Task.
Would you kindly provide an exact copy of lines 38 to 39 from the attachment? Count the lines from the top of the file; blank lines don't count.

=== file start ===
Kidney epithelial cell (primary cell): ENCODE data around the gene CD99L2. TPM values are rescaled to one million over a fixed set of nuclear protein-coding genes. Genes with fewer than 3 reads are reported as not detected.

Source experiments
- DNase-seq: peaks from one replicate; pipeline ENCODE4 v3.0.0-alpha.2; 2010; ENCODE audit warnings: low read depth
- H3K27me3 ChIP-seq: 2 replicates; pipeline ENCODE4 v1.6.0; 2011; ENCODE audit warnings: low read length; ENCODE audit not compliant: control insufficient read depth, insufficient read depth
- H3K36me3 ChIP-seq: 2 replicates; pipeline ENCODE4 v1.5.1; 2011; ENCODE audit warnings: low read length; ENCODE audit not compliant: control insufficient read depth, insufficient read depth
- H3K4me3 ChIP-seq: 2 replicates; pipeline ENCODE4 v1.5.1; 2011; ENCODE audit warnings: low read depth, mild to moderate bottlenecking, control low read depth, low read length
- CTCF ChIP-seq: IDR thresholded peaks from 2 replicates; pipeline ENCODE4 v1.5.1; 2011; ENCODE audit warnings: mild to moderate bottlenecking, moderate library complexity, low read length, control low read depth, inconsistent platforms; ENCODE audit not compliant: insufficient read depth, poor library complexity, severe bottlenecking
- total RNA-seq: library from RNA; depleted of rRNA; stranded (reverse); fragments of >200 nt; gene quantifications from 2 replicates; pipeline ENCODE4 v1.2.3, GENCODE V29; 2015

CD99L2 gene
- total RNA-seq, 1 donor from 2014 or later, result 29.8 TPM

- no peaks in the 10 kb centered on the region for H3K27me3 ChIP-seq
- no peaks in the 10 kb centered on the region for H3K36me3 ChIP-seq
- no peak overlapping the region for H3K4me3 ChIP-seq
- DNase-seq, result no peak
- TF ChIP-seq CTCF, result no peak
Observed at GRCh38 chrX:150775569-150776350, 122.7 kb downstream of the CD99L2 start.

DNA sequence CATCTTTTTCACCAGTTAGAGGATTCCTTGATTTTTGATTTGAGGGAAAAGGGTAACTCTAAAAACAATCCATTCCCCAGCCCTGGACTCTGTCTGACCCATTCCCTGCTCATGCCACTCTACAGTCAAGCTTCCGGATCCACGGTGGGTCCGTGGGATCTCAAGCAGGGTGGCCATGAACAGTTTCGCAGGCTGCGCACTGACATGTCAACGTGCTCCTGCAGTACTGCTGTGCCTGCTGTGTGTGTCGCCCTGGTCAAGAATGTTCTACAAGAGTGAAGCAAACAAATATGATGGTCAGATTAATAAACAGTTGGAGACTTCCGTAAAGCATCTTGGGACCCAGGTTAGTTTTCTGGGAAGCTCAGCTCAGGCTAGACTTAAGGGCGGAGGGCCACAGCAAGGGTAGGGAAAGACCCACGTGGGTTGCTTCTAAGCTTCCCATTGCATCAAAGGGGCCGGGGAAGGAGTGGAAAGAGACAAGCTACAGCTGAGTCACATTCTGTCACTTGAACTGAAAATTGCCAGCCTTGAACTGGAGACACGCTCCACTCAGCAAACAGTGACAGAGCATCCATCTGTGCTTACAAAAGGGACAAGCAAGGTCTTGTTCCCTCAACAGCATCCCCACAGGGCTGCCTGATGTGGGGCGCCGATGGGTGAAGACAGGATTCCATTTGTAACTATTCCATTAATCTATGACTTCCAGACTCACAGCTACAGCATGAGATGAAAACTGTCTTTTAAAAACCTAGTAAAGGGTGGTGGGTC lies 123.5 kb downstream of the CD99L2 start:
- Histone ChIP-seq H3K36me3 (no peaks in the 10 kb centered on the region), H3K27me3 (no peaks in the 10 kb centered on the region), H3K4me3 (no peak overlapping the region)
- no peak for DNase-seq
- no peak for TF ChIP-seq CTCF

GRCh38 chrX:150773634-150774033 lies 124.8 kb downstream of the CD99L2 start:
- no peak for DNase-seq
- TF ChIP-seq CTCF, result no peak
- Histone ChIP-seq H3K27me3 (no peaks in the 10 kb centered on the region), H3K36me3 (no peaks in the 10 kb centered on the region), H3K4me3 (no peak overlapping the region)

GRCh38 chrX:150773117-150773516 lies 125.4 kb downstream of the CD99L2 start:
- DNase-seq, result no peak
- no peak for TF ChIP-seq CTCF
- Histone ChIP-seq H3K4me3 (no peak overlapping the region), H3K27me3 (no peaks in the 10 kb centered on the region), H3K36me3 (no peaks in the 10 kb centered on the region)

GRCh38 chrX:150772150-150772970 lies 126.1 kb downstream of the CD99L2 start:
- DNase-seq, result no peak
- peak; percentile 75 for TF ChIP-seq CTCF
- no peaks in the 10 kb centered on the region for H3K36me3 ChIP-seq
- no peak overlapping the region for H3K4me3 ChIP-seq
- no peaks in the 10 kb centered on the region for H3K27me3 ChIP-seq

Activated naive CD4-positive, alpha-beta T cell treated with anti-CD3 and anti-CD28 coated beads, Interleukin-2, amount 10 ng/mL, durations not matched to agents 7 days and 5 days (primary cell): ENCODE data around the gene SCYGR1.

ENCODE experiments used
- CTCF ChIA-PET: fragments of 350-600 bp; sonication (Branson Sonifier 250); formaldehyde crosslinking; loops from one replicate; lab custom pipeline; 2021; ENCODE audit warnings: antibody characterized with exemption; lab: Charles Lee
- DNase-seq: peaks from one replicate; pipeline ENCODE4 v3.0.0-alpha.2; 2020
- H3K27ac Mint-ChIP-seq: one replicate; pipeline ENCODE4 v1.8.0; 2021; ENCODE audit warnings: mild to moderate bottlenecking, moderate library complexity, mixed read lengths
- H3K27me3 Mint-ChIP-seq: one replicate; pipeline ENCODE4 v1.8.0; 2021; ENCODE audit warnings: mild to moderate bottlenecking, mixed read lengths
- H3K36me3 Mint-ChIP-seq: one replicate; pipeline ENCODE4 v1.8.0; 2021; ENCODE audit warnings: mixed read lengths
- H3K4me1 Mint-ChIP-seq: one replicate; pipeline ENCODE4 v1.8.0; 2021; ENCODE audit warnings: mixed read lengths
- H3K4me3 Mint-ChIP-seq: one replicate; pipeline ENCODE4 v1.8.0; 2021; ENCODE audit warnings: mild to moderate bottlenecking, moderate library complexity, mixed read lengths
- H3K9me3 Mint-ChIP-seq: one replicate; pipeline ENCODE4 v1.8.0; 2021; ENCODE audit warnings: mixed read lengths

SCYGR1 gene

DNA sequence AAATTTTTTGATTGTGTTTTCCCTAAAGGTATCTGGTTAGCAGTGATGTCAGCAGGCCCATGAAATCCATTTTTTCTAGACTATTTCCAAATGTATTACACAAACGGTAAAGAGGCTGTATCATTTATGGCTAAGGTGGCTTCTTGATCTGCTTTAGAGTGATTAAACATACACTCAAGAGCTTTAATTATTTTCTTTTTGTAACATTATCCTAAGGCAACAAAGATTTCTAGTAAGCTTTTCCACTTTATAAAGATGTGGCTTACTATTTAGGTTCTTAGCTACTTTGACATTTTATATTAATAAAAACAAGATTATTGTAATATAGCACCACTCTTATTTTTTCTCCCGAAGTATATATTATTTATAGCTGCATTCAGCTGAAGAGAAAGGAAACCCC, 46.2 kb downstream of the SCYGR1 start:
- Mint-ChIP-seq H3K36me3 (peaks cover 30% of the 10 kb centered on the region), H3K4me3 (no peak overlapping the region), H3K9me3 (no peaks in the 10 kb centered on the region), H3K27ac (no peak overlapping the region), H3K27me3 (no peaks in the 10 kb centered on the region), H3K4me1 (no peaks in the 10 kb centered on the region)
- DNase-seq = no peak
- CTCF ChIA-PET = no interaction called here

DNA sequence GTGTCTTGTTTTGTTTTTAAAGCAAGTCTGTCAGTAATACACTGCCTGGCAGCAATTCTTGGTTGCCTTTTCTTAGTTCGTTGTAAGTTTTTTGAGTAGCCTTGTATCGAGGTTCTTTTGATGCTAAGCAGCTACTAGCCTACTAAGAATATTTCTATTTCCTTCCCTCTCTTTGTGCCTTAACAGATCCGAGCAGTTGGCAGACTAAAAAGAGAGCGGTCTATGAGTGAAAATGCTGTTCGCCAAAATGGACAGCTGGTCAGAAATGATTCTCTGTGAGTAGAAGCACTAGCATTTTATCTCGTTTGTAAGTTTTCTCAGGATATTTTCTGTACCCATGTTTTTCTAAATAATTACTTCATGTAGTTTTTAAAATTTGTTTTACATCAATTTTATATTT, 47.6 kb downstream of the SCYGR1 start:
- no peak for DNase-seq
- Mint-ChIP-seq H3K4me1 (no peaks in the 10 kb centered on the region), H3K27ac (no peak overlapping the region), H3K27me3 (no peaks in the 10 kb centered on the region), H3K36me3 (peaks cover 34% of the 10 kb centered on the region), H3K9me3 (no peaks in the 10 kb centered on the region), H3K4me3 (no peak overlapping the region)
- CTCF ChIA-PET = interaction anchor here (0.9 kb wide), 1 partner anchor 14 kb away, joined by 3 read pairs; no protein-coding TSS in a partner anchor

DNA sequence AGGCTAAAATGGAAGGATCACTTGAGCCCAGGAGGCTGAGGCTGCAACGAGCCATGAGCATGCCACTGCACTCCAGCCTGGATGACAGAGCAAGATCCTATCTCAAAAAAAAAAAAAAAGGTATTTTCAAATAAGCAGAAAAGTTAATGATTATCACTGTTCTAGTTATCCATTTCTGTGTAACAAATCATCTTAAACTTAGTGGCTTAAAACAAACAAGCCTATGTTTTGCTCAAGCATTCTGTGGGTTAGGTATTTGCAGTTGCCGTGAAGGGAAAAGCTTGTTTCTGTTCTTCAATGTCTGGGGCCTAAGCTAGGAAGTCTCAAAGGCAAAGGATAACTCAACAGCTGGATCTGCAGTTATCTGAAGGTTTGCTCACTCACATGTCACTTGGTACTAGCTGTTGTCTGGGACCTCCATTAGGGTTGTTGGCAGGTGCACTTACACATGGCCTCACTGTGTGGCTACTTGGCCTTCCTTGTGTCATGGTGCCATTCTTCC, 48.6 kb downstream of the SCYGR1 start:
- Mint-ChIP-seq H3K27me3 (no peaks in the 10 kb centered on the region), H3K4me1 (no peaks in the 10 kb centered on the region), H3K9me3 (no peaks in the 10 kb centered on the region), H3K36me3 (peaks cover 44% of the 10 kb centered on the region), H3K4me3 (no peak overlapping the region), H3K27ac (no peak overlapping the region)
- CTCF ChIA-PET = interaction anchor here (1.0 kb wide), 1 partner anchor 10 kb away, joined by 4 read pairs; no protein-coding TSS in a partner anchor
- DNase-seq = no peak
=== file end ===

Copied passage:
- DNase-seq: peaks from one replicate; pipeline ENCODE4 v3.0.0-alpha.2; 2020
- H3K27ac Mint-ChIP-seq: one replicate; pipeline ENCODE4 v1.8.0; 2021; ENCODE audit warnings: mild to moderate bottlenecking, moderate library complexity, mixed read lengths